Boris Christoff

Boris Christoff


• 1914 1993


Boris Kirilov Christoff was born in Plovdiv, Bulgaria, on May 18, 1914. Educated as a lawyer, he was heard by Bulgaria's King Boris while singing in the famous Gusla Choir. The King granted a scholarship to allow him to travel to Rome for voice studies. There, Christoff's teacher was Riccardo Stracciari. He then traveled to Salzburg for further studies. At the end of World War II, after spending time in a Nazi labor camp, he was a refugee. He traveled again to Rome, where he made a debut in a concert. His first operatic performance was in the role of Colline in Puccini's La bohème; this was in Reggio Calabria. His first appearance in the opera with which would become most associated, Mussorgsky's Boris Godunov, was in the year 1947, when he sang the part of Pimen in Rome and in La Scala. He made his first appearances in the title role in 1949 at Covent Garden. He sang the role in most of the major opera houses of the world; it was also his debut role in the United States, at the San Francisco Opera House on September 25, 1956. In the United States he was particularly associated with the Chicago Lyric Opera from 1957 to 1963. His brother-in-law, incidentally, was another great bass, Tito Gobbi.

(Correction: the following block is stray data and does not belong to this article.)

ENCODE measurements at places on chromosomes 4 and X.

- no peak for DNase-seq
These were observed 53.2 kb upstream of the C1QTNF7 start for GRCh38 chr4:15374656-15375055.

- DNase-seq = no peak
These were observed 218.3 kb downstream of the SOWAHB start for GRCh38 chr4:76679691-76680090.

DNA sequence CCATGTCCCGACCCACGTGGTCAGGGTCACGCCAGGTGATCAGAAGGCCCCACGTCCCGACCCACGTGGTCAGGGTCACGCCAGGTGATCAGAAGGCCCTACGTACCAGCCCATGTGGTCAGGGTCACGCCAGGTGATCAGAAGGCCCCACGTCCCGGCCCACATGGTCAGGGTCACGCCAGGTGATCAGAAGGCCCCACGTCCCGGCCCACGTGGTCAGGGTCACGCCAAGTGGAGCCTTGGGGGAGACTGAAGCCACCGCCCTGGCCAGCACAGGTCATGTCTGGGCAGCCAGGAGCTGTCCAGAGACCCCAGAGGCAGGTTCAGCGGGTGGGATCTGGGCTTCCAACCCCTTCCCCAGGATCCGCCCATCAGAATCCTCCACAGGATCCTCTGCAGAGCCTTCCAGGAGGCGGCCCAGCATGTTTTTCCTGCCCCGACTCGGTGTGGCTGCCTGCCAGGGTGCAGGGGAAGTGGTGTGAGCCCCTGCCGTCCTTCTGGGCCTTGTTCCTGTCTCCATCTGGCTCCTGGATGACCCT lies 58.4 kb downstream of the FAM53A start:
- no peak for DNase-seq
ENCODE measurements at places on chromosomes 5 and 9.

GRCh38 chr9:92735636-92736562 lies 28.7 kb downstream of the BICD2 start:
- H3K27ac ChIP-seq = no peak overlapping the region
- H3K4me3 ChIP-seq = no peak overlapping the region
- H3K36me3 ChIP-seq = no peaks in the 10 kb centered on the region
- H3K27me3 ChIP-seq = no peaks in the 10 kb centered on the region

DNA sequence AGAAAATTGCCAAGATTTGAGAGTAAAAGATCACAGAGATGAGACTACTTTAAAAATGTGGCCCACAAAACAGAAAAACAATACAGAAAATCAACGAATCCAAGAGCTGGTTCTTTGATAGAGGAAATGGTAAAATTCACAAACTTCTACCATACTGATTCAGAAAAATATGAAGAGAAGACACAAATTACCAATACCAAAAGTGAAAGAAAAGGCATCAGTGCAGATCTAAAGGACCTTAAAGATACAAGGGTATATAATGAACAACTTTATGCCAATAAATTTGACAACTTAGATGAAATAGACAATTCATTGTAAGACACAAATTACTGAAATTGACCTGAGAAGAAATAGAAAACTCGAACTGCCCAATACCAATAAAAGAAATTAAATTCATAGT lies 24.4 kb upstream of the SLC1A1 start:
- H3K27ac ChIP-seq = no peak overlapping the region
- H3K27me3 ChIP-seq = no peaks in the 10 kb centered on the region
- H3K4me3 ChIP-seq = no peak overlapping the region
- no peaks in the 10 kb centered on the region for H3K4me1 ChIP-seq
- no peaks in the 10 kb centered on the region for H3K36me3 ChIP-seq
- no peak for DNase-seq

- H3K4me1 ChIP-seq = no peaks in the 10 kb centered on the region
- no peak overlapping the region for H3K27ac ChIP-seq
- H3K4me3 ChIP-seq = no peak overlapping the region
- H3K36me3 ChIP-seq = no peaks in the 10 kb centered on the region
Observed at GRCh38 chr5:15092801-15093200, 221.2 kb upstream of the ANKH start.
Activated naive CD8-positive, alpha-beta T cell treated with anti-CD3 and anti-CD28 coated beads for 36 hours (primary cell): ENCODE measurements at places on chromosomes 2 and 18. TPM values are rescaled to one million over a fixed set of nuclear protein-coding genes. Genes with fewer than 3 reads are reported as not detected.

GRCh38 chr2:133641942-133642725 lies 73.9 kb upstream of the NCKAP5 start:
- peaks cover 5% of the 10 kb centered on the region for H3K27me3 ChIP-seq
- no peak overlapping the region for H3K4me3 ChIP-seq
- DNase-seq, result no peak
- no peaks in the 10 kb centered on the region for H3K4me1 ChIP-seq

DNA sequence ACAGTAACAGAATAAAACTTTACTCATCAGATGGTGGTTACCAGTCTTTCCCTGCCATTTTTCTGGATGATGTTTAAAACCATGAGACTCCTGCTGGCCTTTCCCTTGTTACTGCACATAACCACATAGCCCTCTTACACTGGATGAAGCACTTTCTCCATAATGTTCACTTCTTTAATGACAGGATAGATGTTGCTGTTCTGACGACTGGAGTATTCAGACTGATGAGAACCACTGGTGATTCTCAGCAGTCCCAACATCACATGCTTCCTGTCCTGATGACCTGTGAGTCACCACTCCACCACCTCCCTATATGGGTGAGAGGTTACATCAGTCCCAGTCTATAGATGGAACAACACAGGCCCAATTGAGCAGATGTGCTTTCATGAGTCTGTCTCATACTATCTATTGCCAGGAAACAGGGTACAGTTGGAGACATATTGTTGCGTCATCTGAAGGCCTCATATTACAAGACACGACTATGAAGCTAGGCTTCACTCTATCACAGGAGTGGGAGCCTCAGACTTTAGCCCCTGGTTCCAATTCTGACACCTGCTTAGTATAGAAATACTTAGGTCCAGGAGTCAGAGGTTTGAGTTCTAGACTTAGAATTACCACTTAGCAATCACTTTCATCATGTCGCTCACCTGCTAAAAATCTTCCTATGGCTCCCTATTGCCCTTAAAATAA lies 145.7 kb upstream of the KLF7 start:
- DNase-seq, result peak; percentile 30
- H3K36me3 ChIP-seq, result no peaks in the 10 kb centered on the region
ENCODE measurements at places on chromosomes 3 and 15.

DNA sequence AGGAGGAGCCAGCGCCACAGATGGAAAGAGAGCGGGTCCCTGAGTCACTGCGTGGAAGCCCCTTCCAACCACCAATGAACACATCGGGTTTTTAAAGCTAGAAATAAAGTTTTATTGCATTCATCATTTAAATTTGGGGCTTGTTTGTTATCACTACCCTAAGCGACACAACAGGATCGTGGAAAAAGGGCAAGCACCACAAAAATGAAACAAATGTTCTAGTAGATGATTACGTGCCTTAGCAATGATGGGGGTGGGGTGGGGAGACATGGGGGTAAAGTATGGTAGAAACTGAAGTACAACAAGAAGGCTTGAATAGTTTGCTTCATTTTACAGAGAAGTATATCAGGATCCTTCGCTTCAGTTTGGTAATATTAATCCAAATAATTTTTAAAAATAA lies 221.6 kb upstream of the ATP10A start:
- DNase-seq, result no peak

As a Slavic singer with something of a specialty in Boris, he was inevitably compared with the Russian bass Feodor Chaliapin. He was also a formidable stage actor, thereby bringing his roles special dramatic depth. His voice was beautifully controlled, round, and full-sounding, although it was not a big voice. He was able to make great dramatic use of excellent projection and outstanding tonal qualities in soft singing, the quality most often praised following his legendary performance at Covent Garden as King Philip II of Spain in Verdi's Don Carlos. Unlike Chaliapin, he also built a major reputation as a Verdian bass in addition to specializing in the Russian composers. He also made his mark in the major Wagnerian bass roles such as Hagen (Götterdämmerung), Gurnemanz (Parsifal), and King Marke (Tristan und Isolde) but sang as far afield as Rocco in Beethoven's Fidelio and the title role of Handel's Giulio Cesare. He recorded many of his major roles. He also maintained a notable career as a recital singer, and recorded a wide range of the songs of the Russian Romantic-era composers.